On the basis of the now frequent use of the M-APC polyclonal antisera, we tested the specificity of the nuclear staining pattern observed with this antibody, a concern raised previously (Näthke et al, 1996). We used RNA interference, transfecting SW480 cells with small interfering RNAs (siRNAs) that target endogenous APC, and prepared nuclear and cytoplasmic cell extracts for analysis by immunoblotting with M-APC antibody. As shown in the immunoblot in Fig 2B,C, the amount of truncated APC protein in the cytoplasmic and nuclear fractions (~150 kDa) was decreased by ~80% after transfection with APC-specific siRNA. Probing with other antibodies such as Ali 12–28 or Ab1 gave a similar result (data not shown). A different siRNA effective in silencing the breast cancer susceptibility gene (BRCA1) had little effect on APC levels (see control lanes in Fig 2B). In contrast to the immunoblot results, the nuclear fluorescence intensity of APC siRNA-treated cells did not diminish when examined using different dilutions of M-APC (Fig 2A,C), independent of the fixation method used (supplementary Fig S6 online). Thus, the nuclear signal detected with M-APC is not specific for APC in cell staining experiments. To confirm this result, we performed similar experiments in a different cell model, using mouse fibroblasts in which endogenous full-length APC was inducibly silenced by activation of the Cre recombinase (Sansom et al, 2004). In this system, loss of APC was verified by immunoblotting (lower panel of Fig 2D), and correlated with an increase in β-catenin expression as expected (Polakis, 2000). The nuclear staining observed with M-APC antisera did not diminish (Fig 2D), although cytoplasmic APC was reduced and peripheral clusters of APC disappeared (Fig 2D; K. Kroboth & I. Näthke, unpublished data).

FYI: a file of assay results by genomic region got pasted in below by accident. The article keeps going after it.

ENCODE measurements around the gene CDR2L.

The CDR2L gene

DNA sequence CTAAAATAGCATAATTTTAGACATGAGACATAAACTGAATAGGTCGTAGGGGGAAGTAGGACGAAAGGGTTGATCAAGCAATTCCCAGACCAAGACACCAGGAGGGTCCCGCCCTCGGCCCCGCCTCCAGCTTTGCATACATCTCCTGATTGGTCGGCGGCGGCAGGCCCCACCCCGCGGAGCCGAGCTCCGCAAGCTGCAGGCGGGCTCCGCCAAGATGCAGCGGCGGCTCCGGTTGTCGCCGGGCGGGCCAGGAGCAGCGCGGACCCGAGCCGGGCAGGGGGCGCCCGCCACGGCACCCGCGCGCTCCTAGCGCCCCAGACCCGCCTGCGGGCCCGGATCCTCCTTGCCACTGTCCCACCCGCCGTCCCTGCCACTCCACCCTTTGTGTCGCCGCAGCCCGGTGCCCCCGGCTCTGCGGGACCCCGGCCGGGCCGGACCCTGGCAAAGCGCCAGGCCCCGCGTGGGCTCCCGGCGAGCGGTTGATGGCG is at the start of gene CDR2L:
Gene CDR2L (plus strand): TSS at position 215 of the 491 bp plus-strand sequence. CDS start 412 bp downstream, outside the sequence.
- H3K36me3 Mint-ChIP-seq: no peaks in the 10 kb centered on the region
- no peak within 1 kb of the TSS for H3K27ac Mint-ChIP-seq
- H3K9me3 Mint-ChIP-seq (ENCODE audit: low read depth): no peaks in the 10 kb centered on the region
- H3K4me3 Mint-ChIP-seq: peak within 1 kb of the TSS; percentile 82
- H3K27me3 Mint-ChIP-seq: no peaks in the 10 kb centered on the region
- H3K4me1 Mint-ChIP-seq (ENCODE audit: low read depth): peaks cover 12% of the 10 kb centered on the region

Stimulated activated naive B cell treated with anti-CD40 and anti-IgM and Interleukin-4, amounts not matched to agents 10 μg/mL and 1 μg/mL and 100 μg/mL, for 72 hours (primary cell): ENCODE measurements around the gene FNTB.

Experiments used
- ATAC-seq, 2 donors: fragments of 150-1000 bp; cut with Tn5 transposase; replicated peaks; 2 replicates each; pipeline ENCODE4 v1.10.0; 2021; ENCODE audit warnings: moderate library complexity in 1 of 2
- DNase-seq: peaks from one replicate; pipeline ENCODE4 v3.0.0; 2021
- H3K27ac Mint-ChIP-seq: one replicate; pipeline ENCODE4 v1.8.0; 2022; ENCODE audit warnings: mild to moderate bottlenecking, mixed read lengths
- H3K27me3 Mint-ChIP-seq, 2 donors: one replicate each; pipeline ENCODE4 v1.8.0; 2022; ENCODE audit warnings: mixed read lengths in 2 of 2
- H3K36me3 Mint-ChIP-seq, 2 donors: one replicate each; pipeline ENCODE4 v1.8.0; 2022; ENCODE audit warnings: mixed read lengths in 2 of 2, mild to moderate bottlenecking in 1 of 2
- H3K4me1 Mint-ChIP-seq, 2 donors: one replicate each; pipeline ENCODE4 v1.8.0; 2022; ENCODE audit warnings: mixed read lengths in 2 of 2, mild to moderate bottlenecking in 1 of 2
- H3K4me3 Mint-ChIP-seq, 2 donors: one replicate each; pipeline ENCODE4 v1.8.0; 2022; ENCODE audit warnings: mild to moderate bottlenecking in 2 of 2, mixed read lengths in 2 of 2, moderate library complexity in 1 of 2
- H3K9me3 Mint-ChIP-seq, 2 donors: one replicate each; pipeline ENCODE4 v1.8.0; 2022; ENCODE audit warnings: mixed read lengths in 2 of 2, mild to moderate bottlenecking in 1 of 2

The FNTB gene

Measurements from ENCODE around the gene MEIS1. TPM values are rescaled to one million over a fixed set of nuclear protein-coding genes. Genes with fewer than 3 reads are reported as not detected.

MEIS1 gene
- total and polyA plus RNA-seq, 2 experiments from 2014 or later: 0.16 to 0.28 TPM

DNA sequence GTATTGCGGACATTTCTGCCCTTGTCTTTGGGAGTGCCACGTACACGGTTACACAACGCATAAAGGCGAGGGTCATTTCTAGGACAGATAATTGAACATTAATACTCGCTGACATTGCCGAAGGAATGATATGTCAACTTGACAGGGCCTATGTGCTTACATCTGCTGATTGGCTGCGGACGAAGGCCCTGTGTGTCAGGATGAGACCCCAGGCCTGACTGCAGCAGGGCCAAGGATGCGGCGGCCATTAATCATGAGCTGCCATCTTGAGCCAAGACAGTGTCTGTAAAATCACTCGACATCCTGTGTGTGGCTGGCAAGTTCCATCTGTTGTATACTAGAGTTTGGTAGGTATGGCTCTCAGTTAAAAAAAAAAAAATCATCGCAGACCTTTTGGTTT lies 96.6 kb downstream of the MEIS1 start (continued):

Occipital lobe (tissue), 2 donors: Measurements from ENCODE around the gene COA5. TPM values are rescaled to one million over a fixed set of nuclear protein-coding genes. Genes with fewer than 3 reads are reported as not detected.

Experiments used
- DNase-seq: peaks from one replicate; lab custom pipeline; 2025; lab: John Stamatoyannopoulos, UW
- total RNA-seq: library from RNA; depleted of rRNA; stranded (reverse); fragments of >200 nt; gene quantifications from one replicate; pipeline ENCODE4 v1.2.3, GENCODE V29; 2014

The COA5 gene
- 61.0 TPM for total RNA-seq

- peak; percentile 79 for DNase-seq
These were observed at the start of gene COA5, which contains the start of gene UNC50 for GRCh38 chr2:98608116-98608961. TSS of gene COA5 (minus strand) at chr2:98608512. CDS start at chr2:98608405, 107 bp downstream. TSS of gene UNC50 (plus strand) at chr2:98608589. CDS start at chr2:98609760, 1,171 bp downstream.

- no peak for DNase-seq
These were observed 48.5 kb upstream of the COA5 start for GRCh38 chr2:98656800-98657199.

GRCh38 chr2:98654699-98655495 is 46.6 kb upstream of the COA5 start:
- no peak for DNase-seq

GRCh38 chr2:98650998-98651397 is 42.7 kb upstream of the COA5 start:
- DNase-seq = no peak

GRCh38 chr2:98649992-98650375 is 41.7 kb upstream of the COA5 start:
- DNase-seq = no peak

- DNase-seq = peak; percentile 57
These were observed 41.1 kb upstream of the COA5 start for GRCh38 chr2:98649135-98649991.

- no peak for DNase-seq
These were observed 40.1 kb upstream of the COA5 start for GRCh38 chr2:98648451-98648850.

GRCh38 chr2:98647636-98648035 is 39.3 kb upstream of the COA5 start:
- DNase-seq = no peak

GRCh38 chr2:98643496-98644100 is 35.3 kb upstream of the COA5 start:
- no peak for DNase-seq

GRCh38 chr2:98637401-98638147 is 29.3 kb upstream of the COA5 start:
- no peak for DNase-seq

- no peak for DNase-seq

Figure 2